3.3 Driving with Neighborhood

Consider the function fa which looks for the first 'a' in a string and returns T if it is found; otherwise it returns F:

<fa 'a'x> = T
<fa s.1 x> = <fa x>
<fa []> = F

Consider the computation of <fa 'kasha'>:

1.  <fa 'kasha'>
2. <fa 'asha'>
3. T

    One may notice that there is a part of the argument, namely 'sha', which did not take part in computation. It could be replaced by any expression, and the computation, as well as its final result, would not change a bit. One might guess that this kind of information about computational processes may be of interest for different purposes, such as debugging and testing programs. A variation of driving, driving with neighborhood [40], provides a general method for representing and extracting such information.

    We define a neighborhood as the structure (a)p, where p is a pattern and a is a list of assignments for all variables in p, such that the result of substitution a/p is a ground expression (i.e., one without variables) referred to as the center of the neighborhood. Driving with a neighborhood is a combination of computation and driving. In computation the argument is a ground expression, and it defines the path of computation: which sentence is used at each step. In driving the argument is an arbitrary expression, and we analyze all possible computation paths for it. When driving with a neighborhood we drive its pattern, but consider only one path, namely the one taken by the neighborhood's center. At each step the center is the same as if the initial function call were directly evaluated. The free variables in the pattern p (which may be loosely called neighborhood) represent the part of information which was not, up to the current stage, used in computation.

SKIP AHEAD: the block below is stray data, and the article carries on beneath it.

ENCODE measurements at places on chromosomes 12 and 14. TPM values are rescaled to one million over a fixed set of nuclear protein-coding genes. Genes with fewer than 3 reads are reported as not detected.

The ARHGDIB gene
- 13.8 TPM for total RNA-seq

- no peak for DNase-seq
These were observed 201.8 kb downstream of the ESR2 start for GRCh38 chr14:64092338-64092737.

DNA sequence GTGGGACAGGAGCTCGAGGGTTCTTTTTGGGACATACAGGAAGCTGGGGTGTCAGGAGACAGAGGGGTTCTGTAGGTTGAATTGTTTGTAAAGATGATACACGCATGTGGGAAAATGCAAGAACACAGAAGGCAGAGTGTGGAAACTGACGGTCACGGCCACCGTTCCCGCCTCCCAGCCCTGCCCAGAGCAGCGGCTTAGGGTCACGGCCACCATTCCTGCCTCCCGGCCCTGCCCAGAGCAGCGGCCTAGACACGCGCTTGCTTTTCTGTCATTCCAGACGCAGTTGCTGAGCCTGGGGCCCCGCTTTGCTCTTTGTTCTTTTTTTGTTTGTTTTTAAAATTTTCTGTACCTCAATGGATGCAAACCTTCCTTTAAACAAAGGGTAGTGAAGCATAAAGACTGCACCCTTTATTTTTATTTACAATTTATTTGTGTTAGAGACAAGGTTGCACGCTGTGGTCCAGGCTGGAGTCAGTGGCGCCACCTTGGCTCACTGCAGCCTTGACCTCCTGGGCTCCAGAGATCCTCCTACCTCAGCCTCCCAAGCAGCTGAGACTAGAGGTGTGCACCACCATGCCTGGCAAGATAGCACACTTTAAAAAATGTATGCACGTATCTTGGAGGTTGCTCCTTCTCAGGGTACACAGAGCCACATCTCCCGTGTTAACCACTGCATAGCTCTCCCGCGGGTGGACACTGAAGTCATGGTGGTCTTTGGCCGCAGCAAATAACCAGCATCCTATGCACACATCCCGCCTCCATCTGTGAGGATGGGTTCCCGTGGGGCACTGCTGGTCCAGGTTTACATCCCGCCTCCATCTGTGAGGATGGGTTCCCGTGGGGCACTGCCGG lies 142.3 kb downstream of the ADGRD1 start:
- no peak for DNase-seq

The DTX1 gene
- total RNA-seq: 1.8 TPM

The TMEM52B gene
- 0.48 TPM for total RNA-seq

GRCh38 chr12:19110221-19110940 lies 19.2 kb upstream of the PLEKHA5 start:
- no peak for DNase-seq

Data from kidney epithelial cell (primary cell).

Consider this driving:


function call


1.  ('kasha'img161.gif (902 bytes)y) y <fa  y> yimg17.gif (140 bytes)'k'y
2. ('asha'img161.gif (902 bytes)y)'k'y <fa  y> yimg17.gif (140 bytes)'a'y
3. ('sha'img161.gif (902 bytes)y)'ka'y T

     In the initial neighborhood (column 2) the pattern has the maximal extension: anything, a free variable 'y'; the assignment makes the center 'kasha'. In column 3 is the call to compute the pattern. By driving under the definition of  fa, we find that the contraction in column 4 is necessary in order to take the path the center will take (the second sentence of the definition). Modifying the neighborhood by this contraction, we have the next stage neighborhood in line 2. Proceeding further in this manner, we complete the computation of the initial call - it is T - and get the representation of the argument as a neighborhood with the pattern 'ka'y, which tells us that together with our argument, any argument which matches 'ka'y will lead to the same result of computation.

     Sergei Abramov found a way to use neighborhood analysis for program testing [1,2]. This may seem strange, because the neighborhoods give us information about unused parts of arguments, data, not about the program. But Abramov makes a metasystem transition: driving with neighborhood is applied not to program P working on data D, but to program Int which is an interpreter of the language in which P is written and works on the pair (P,D). Now the program becomes data. Fixing some input D - a test for P - we can, by neighborhood analysis, determine what parts of the program were used, and hence tested,in this run, and which parts were not.

     On this basis Abramov built an elegant theory of program testing, which uses the following principle: choose each next test so as to check those features of the program which have not yet been tested. Abramov gives a precise mathematical definition to this intuitive principle and provides the necessary theorems and algorithms.

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